According to the National Drought Monitor, drought covers 51.76% of the contiguous U.S., which is down from 53.65% the week prior, down from 60.43% three months ago and down from 72.78% a year ago. The week began with a sprawling area of high pressure across much of the contiguous 48 states before two low-pressure systems moved across the country. The first system intensified over the Great Lakes and pushed a cold front to the southeast. The next storm system moved across the western portions of the contiguous 48 states and tracked from the central Rockies to the Great Lakes. As a result, most of the wet weather was confined to east of the Rockies, with the heaviest rains across the southeast. Some light precipitation was recorded across portions of the Pacific Northwest.
For the Midwest and Central and Northern Plains USDA says no changes were made to the depiction of drought across this region as most of the ground is frozen so little evaporation or recharge can take place.
For the Southern Plains and into the South the monitor states light to moderate rains of 0.5 to 1.6 inches fell across southern Texas, prompting a 1-category improvement across most of the region. A reassessment of conditions led to the removal of the extreme drought (D3) near Corpus Christi, as that was introduced due to an analysis error last week. A slight adjustment to the placement of the abnormally dry (D0) area was made across southern Louisiana as well, reflecting better alignment with various statistical and analytical models..
In the West, the drought monitor explains that a reassessment of conditions prompted the removal of extreme drought from near Kiowa County in Colorado. Recent conditions have been dry, but a wet period from Mid-July to Mid-October has mitigated the impacts, so the area is now designated at D2 (severe drought), more consistent with impacts reported by local extension agents. Dry conditions have persisted across California and Oregon, so D1 (moderate drought) was expanded across much of western Oregon and D2 (severe drought) was expanded across much of northern California. According to the California Department of Water Resources, Lake Shasta is currently at just 58% of average for this time of year (37% of capacity).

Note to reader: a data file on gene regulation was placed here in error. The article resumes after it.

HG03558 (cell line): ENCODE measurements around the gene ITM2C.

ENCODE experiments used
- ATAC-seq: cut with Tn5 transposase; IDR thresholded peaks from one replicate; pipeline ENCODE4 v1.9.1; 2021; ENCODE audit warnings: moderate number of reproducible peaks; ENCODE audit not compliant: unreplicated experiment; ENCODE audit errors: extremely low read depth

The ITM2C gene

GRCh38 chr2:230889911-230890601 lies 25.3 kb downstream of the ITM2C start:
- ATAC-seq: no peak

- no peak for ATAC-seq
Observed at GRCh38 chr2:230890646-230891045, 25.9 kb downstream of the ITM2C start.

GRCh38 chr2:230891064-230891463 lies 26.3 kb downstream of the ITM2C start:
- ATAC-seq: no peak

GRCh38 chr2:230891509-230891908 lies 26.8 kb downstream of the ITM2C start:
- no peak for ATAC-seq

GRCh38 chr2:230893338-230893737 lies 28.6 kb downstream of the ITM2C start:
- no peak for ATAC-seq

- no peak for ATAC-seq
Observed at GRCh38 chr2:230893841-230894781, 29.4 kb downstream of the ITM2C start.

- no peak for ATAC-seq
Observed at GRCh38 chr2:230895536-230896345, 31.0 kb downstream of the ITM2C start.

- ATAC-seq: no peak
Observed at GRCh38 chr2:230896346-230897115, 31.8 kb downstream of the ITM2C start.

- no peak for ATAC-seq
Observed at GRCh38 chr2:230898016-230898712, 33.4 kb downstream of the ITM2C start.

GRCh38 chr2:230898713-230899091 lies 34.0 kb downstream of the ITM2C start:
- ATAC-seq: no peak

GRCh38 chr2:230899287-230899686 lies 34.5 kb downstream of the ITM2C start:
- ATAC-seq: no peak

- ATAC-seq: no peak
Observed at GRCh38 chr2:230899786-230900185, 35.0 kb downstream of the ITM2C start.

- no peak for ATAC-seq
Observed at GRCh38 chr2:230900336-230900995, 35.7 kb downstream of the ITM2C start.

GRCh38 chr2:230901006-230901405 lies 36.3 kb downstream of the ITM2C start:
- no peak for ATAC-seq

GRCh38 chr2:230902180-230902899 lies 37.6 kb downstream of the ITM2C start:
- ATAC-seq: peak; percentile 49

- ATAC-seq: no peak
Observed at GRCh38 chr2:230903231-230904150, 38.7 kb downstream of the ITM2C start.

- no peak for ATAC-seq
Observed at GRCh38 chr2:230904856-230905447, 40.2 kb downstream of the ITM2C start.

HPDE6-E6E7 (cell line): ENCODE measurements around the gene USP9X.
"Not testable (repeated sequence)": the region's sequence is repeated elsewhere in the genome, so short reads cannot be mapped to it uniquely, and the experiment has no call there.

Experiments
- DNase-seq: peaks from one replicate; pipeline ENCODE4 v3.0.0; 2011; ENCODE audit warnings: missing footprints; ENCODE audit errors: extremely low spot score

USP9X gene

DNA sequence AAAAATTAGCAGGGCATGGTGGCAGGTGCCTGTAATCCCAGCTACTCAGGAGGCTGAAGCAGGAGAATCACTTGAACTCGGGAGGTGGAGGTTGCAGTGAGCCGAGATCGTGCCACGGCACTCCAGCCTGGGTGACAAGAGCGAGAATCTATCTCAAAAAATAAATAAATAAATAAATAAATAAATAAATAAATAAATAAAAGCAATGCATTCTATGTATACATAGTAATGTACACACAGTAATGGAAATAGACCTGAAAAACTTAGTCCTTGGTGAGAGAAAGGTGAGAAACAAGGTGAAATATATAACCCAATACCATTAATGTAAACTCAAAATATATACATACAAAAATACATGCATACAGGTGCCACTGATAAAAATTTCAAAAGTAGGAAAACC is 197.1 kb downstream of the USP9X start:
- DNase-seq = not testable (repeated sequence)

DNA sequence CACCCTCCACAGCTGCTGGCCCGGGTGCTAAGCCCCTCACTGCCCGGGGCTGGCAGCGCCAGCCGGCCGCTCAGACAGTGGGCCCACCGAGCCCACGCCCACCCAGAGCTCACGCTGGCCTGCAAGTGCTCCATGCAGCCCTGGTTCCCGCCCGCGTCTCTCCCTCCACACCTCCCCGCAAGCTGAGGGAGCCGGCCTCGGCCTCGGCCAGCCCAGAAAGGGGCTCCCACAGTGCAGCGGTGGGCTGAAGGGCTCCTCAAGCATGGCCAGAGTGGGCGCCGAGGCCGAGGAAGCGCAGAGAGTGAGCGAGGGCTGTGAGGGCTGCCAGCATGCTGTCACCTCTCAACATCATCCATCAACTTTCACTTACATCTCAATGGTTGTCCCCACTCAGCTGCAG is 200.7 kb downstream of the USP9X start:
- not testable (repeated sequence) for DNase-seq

In its outlook for Jan. 1 - 5, Drought Monitor says moderate precipitation of up to 1.8 inches locally is forecast across the Gulf coast with lighter amounts through the Tennessee and Ohio Valleys. Snowfall is also likely across the Great Lakes and Northeast. Elsewhere, light precipitation at most is forecast for the remainder of the contiguous 48 states.
For the following five days of Jan 6 to 10, the odds favor above-median precipitation from the northern Rockies to the central and southern Great Plains, as well as the Great Lakes and Northeast. Dry conditions are favored across the southwest.